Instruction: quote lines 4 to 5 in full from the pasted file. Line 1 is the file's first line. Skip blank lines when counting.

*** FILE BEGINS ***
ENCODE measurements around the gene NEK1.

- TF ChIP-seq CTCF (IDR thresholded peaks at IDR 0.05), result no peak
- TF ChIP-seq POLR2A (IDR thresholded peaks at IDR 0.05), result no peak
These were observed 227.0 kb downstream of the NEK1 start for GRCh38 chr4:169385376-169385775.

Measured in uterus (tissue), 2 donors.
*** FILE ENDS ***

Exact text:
These were observed 227.0 kb downstream of the NEK1 start for GRCh38 chr4:169385376-169385775.

Measured in uterus (tissue), 2 donors.